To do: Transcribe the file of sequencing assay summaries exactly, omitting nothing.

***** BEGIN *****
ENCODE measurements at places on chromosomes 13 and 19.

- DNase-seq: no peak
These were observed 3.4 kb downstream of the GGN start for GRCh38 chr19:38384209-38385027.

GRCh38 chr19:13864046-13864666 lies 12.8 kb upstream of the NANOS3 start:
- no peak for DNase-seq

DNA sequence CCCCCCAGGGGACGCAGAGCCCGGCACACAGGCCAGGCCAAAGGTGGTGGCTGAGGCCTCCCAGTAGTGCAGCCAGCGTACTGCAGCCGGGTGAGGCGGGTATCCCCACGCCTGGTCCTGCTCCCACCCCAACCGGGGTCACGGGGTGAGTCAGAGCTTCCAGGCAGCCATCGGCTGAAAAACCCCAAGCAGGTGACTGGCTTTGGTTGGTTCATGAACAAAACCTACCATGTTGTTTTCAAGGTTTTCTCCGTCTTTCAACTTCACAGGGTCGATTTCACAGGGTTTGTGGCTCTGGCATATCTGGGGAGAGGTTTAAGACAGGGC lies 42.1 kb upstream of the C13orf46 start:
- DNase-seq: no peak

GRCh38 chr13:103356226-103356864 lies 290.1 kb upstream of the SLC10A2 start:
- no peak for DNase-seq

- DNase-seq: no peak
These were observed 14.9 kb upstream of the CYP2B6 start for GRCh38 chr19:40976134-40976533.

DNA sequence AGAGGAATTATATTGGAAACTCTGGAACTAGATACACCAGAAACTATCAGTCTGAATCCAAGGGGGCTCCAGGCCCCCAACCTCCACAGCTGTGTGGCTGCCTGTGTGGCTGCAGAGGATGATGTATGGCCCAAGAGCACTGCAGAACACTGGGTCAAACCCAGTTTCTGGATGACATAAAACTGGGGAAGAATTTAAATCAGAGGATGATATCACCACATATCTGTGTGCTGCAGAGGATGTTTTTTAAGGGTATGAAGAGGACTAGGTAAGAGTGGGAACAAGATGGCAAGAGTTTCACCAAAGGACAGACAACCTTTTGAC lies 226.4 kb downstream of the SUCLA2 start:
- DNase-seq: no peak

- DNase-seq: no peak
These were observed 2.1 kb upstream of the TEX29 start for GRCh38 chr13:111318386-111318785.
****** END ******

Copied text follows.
ENCODE measurements at places on chromosomes 13 and 19.

- DNase-seq: no peak
These were observed 3.4 kb downstream of the GGN start for GRCh38 chr19:38384209-38385027.

GRCh38 chr19:13864046-13864666 lies 12.8 kb upstream of the NANOS3 start:
- no peak for DNase-seq

DNA sequence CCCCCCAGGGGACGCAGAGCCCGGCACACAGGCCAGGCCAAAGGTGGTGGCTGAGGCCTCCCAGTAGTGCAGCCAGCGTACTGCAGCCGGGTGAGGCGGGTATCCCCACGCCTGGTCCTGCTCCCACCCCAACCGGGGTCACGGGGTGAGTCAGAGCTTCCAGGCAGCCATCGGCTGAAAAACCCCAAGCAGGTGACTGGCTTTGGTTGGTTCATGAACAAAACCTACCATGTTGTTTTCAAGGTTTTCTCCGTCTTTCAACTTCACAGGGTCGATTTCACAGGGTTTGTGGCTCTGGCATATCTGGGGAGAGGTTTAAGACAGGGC lies 42.1 kb upstream of the C13orf46 start:
- DNase-seq: no peak

GRCh38 chr13:103356226-103356864 lies 290.1 kb upstream of the SLC10A2 start:
- no peak for DNase-seq

- DNase-seq: no peak
These were observed 14.9 kb upstream of the CYP2B6 start for GRCh38 chr19:40976134-40976533.

DNA sequence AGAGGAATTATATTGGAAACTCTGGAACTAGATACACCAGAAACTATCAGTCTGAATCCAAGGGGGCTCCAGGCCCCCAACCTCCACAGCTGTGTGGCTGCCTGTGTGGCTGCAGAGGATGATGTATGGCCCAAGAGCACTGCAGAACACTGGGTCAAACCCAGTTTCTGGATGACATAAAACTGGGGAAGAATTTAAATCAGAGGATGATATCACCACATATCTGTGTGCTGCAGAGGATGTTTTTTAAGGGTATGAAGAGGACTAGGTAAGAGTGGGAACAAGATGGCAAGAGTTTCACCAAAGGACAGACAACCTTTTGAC lies 226.4 kb downstream of the SUCLA2 start:
- DNase-seq: no peak

- DNase-seq: no peak
These were observed 2.1 kb upstream of the TEX29 start for GRCh38 chr13:111318386-111318785.